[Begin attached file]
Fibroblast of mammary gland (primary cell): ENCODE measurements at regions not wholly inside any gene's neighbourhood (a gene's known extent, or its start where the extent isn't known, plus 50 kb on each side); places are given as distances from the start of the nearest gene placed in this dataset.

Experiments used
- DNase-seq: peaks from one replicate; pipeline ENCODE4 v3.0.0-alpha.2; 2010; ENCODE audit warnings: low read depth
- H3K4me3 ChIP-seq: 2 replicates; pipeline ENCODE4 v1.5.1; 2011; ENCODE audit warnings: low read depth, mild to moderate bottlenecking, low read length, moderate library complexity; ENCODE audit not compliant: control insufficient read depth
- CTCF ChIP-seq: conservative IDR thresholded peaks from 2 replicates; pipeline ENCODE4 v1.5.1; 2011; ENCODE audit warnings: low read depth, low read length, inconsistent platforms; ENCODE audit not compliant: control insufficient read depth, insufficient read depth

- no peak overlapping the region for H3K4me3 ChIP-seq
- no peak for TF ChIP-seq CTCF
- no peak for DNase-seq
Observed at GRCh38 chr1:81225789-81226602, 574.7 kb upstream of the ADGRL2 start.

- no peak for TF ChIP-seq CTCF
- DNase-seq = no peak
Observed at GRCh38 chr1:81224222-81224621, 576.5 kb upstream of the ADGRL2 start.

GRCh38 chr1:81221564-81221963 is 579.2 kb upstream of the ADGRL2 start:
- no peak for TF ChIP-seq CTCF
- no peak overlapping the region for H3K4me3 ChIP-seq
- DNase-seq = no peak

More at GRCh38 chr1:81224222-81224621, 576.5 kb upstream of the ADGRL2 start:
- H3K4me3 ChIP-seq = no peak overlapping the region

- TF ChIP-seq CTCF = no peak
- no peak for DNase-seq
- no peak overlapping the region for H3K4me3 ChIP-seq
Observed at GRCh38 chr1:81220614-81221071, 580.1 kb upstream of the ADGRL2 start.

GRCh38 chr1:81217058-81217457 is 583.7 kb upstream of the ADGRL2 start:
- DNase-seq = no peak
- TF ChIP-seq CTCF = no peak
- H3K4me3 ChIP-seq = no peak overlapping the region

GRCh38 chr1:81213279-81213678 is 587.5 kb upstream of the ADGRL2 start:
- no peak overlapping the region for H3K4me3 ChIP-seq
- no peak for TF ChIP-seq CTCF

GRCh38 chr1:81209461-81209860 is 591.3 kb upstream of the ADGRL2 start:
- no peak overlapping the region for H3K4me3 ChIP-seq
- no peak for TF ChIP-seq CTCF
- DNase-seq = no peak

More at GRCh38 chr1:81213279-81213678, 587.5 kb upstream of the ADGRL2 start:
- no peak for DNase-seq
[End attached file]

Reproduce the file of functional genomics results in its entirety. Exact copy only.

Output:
Fibroblast of mammary gland (primary cell): ENCODE measurements at regions not wholly inside any gene's neighbourhood (a gene's known extent, or its start where the extent isn't known, plus 50 kb on each side); places are given as distances from the start of the nearest gene placed in this dataset.

Experiments used
- DNase-seq: peaks from one replicate; pipeline ENCODE4 v3.0.0-alpha.2; 2010; ENCODE audit warnings: low read depth
- H3K4me3 ChIP-seq: 2 replicates; pipeline ENCODE4 v1.5.1; 2011; ENCODE audit warnings: low read depth, mild to moderate bottlenecking, low read length, moderate library complexity; ENCODE audit not compliant: control insufficient read depth
- CTCF ChIP-seq: conservative IDR thresholded peaks from 2 replicates; pipeline ENCODE4 v1.5.1; 2011; ENCODE audit warnings: low read depth, low read length, inconsistent platforms; ENCODE audit not compliant: control insufficient read depth, insufficient read depth

- no peak overlapping the region for H3K4me3 ChIP-seq
- no peak for TF ChIP-seq CTCF
- no peak for DNase-seq
Observed at GRCh38 chr1:81225789-81226602, 574.7 kb upstream of the ADGRL2 start.

- no peak for TF ChIP-seq CTCF
- DNase-seq = no peak
Observed at GRCh38 chr1:81224222-81224621, 576.5 kb upstream of the ADGRL2 start.

GRCh38 chr1:81221564-81221963 is 579.2 kb upstream of the ADGRL2 start:
- no peak for TF ChIP-seq CTCF
- no peak overlapping the region for H3K4me3 ChIP-seq
- DNase-seq = no peak

More at GRCh38 chr1:81224222-81224621, 576.5 kb upstream of the ADGRL2 start:
- H3K4me3 ChIP-seq = no peak overlapping the region

- TF ChIP-seq CTCF = no peak
- no peak for DNase-seq
- no peak overlapping the region for H3K4me3 ChIP-seq
Observed at GRCh38 chr1:81220614-81221071, 580.1 kb upstream of the ADGRL2 start.

GRCh38 chr1:81217058-81217457 is 583.7 kb upstream of the ADGRL2 start:
- DNase-seq = no peak
- TF ChIP-seq CTCF = no peak
- H3K4me3 ChIP-seq = no peak overlapping the region

GRCh38 chr1:81213279-81213678 is 587.5 kb upstream of the ADGRL2 start:
- no peak overlapping the region for H3K4me3 ChIP-seq
- no peak for TF ChIP-seq CTCF

GRCh38 chr1:81209461-81209860 is 591.3 kb upstream of the ADGRL2 start:
- no peak overlapping the region for H3K4me3 ChIP-seq
- no peak for TF ChIP-seq CTCF
- DNase-seq = no peak

More at GRCh38 chr1:81213279-81213678, 587.5 kb upstream of the ADGRL2 start:
- no peak for DNase-seq